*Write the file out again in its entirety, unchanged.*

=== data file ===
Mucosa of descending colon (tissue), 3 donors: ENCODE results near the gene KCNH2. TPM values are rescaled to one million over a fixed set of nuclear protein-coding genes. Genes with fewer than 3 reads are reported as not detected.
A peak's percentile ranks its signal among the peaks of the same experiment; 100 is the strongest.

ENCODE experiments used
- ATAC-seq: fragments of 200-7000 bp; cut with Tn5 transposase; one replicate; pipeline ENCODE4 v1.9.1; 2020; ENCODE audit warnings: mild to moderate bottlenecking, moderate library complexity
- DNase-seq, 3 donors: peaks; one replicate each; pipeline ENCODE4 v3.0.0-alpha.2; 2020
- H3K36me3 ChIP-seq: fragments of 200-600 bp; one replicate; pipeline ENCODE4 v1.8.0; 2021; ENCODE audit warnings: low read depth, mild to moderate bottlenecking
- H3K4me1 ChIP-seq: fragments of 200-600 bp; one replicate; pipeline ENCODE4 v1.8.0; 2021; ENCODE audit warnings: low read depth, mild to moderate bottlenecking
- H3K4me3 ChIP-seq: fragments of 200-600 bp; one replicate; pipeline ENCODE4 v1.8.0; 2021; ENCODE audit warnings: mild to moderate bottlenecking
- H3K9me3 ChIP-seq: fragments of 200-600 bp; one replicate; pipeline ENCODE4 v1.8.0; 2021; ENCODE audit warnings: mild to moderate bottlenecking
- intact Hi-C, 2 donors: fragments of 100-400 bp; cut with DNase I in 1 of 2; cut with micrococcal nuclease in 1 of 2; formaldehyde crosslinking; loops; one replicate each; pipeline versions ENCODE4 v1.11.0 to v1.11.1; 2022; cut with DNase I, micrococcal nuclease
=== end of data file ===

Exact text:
Mucosa of descending colon (tissue), 3 donors: ENCODE results near the gene KCNH2. TPM values are rescaled to one million over a fixed set of nuclear protein-coding genes. Genes with fewer than 3 reads are reported as not detected.
A peak's percentile ranks its signal among the peaks of the same experiment; 100 is the strongest.

ENCODE experiments used
- ATAC-seq: fragments of 200-7000 bp; cut with Tn5 transposase; one replicate; pipeline ENCODE4 v1.9.1; 2020; ENCODE audit warnings: mild to moderate bottlenecking, moderate library complexity
- DNase-seq, 3 donors: peaks; one replicate each; pipeline ENCODE4 v3.0.0-alpha.2; 2020
- H3K36me3 ChIP-seq: fragments of 200-600 bp; one replicate; pipeline ENCODE4 v1.8.0; 2021; ENCODE audit warnings: low read depth, mild to moderate bottlenecking
- H3K4me1 ChIP-seq: fragments of 200-600 bp; one replicate; pipeline ENCODE4 v1.8.0; 2021; ENCODE audit warnings: low read depth, mild to moderate bottlenecking
- H3K4me3 ChIP-seq: fragments of 200-600 bp; one replicate; pipeline ENCODE4 v1.8.0; 2021; ENCODE audit warnings: mild to moderate bottlenecking
- H3K9me3 ChIP-seq: fragments of 200-600 bp; one replicate; pipeline ENCODE4 v1.8.0; 2021; ENCODE audit warnings: mild to moderate bottlenecking
- intact Hi-C, 2 donors: fragments of 100-400 bp; cut with DNase I in 1 of 2; cut with micrococcal nuclease in 1 of 2; formaldehyde crosslinking; loops; one replicate each; pipeline versions ENCODE4 v1.11.0 to v1.11.1; 2022; cut with DNase I, micrococcal nuclease